molasses. The intake of cassava forage was about 5 kg per day, and
about two months of adaptation was required before full production was
obtained. In poultry rations the replacement of as little as 5% of the lucerne meal with cassava leaf meal significantly reduced broiler
weight gains; however, the inclusion of methionine and vegetable oil
additives in rations consisting of up to 20% cassava leaf meal
practically eliminated the depression in response.
Often called cassava meal, pomace is the residue from the extraction
of starch from cassava roots. Cassava roots yield approximately equal
amounts of starch and pomace, which have less feed value than cassava
root meal but can be included in rations for cattle. Starch and pomace
are extensively used for pigs in Southeast Asia, where they are
regarded as a valuable feed. Up to 10% has been used in poultry
rations via suppliers.
Cassava Crop Production Methods:
first system is one
in which the farming family's household is the major source of labour used
for food crop and livestock production.
In this crop system, cassava is commonly intercropped (the
practice of growing 2 or more crops on the same field)
with early maturing annuals such as maize, and vegetables like
okra, and bitter leaf. The
crops intercropped with cassava in
different parts of Africa very with regions of growth and food
In The Gambia, rice is the
dominant intercrop. Protected trees, and
perennials such as bananas and plantains, are also regularly
grown in patches or as individual areas in cassava fields.
While cassava and related crops are the main food crops,
trees provide building materials and firewood.
Cassava leaves are cooked and eaten by people
and also fed to livestock, or used as poultry feed. These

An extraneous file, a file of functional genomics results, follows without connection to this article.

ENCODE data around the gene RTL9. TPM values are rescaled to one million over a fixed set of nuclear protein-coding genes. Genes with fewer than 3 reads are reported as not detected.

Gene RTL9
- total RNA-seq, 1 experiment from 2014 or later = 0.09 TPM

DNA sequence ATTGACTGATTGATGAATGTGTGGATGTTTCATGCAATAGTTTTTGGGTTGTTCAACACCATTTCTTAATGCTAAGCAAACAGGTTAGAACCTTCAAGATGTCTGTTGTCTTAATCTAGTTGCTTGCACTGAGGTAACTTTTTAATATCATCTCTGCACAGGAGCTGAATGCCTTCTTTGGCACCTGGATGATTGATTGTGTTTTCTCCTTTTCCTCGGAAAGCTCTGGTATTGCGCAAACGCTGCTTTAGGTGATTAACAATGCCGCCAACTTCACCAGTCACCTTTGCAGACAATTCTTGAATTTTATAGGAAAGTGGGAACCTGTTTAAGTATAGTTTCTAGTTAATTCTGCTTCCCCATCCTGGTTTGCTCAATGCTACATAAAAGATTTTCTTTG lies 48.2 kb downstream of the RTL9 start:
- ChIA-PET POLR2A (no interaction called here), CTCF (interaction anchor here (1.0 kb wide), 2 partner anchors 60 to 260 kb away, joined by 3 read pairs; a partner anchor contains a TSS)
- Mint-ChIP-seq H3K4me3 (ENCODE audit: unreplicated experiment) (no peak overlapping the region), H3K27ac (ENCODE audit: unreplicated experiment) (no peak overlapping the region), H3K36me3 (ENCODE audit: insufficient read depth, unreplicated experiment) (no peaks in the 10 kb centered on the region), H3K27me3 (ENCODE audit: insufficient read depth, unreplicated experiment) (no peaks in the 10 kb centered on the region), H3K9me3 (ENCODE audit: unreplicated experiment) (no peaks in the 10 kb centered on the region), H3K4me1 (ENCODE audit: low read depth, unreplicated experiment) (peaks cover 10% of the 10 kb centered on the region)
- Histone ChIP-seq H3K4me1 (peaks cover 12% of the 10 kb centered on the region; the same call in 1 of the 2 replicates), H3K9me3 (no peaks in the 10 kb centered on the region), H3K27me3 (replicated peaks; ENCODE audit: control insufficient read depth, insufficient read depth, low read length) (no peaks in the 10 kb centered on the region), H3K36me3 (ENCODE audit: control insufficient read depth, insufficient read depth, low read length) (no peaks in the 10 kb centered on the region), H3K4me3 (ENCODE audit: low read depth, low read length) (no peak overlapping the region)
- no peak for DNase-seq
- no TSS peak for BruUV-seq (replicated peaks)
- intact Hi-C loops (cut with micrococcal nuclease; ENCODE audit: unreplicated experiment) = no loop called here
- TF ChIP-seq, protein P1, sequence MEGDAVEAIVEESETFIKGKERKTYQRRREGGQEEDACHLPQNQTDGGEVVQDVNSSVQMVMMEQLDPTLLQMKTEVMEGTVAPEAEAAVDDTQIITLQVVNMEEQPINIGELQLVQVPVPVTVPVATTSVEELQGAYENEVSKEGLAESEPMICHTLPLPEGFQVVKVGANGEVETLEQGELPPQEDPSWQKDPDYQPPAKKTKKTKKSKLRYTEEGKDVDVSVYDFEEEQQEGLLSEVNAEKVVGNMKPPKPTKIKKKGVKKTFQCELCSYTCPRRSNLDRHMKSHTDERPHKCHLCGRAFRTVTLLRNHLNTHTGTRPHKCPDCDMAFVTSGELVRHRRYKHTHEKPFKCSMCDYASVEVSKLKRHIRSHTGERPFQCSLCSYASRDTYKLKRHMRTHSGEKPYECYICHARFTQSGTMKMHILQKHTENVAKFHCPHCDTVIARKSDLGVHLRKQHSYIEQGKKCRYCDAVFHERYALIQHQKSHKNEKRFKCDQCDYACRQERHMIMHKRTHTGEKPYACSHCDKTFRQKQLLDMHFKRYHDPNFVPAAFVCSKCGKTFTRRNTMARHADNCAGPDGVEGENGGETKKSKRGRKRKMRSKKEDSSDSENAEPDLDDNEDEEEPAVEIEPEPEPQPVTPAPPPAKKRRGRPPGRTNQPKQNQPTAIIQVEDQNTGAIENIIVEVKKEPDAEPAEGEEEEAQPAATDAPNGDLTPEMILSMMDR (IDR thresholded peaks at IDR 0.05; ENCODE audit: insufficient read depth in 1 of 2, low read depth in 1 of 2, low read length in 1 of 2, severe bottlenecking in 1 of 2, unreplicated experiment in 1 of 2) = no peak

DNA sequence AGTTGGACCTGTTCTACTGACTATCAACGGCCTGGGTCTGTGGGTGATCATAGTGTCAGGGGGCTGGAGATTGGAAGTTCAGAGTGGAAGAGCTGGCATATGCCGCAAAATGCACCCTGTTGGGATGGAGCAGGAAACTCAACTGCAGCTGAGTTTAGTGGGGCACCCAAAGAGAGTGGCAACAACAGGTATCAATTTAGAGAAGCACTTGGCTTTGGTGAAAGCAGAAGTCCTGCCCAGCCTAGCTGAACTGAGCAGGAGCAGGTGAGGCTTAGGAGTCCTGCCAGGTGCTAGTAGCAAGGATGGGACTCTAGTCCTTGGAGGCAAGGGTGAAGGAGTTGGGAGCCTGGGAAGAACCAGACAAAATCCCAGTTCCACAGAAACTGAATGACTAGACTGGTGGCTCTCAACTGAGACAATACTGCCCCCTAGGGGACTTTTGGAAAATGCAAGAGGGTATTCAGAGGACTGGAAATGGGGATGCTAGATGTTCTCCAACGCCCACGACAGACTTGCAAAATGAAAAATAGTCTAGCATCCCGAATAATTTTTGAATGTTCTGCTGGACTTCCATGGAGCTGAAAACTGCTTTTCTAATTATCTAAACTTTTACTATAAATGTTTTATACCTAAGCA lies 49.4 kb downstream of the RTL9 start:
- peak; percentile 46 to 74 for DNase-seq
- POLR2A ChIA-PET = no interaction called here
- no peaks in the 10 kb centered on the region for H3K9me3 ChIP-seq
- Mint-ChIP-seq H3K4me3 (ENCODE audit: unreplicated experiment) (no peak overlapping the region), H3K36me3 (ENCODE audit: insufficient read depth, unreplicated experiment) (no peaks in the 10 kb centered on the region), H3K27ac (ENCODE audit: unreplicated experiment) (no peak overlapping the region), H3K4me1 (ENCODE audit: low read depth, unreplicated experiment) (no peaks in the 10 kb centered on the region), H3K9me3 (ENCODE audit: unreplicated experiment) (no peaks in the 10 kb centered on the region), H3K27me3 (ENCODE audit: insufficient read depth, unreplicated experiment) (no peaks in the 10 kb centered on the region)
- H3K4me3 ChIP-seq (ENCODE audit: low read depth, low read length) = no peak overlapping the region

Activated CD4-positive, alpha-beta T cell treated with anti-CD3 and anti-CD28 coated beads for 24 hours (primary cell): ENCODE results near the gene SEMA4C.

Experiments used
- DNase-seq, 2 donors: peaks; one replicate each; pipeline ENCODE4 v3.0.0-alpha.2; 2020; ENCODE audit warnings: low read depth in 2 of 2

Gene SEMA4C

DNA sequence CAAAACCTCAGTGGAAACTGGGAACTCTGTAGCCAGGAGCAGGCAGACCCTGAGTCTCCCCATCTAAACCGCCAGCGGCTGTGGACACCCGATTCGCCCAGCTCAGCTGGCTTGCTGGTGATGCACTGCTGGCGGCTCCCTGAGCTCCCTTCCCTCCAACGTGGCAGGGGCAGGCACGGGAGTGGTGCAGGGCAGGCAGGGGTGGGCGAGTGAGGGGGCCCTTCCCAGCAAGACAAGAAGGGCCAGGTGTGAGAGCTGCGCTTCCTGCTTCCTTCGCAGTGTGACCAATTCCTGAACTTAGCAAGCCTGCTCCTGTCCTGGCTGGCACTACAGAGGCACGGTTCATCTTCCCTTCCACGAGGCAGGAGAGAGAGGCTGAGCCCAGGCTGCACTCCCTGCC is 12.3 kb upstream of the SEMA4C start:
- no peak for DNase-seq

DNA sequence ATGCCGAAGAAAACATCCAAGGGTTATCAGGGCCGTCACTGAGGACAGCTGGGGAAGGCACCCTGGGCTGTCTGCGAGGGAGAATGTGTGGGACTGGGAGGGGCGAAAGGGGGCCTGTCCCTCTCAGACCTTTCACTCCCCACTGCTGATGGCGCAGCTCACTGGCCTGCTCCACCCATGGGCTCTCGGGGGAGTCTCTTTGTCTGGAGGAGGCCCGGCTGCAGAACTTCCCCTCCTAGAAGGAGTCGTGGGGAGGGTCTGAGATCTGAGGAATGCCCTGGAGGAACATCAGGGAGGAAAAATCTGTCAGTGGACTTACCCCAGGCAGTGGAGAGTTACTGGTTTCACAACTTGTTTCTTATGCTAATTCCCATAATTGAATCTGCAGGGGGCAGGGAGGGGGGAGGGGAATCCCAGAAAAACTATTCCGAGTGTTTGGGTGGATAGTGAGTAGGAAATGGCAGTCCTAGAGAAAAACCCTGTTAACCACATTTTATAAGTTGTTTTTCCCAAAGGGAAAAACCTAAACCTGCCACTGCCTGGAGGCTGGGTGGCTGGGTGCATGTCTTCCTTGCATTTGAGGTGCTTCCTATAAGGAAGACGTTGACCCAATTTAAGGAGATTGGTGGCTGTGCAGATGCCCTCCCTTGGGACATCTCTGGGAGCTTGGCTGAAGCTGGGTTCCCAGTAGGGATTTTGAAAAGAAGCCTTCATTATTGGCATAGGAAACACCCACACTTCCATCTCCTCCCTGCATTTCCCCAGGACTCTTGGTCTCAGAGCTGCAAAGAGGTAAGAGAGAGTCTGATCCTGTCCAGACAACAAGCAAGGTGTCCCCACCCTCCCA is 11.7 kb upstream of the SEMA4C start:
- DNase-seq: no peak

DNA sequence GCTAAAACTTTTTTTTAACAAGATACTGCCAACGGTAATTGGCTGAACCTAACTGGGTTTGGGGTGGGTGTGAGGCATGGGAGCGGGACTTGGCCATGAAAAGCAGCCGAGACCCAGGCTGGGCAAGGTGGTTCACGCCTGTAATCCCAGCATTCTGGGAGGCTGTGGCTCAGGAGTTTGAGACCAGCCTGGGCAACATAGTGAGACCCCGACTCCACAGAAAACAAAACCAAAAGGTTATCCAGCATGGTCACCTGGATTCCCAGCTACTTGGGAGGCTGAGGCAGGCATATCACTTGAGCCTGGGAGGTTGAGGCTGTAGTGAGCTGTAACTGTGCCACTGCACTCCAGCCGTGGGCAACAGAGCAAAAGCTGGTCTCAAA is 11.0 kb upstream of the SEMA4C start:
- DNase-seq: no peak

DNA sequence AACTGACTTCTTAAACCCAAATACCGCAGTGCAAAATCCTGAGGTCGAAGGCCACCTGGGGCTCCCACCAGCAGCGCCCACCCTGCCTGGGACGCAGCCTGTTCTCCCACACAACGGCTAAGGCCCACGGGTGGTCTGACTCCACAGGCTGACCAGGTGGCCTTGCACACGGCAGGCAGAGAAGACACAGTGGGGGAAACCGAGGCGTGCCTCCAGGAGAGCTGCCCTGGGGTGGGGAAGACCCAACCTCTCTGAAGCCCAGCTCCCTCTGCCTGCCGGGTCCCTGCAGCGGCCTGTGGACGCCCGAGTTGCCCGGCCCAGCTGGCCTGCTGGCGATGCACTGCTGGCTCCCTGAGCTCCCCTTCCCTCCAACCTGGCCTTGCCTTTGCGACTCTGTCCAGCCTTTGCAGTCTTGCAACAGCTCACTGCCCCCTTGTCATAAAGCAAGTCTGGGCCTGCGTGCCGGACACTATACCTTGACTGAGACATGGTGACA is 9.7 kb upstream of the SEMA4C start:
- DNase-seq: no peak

animals provide the household with meat and eggs for consumption
and as a cash crop. Animal wastes are used for soil
Cassava is highly compatible for use in intercropping with these annual
crops because of its lengthy early growth,
especially between planting and 6 to 8 weeks of growth. The
annuals which grow faster during the initial growth phases
rarely compete adversely with cassava and have been shown to
In times of war,
drought or low national incomes, cassava consumption increases
relative to alternative food staples such as rice, maize, yam,
and wheat. This is why it is sometimes known as a crisis crop.
Cassava in certain forms is a low income consumers' staple.
Although an individual may not increase the quantity of cassava
consumed in a year, as national income declines, annual average
cassava consumption per person increases because more people
begin to substitute cassava for more expensive alternative food
A Gambian farmer's capacity to react to falling fallow periods due
to demographic, market, agricultural pests such as the cassava
mealy bug or Phanacoccus manihoti, diseases and other pressures by
replacing more susceptible crops with cassava is limited by
its long cropping cycle. Cassava can be harvested from 6
months after planting, but most available local varieties do not
achieve maximum yield before 22 months. Shortening fallow periods
require varieties selected for efficient nutrient absorption
and for better ability to be intercropped with beans or other
soil fertility preservation techniques.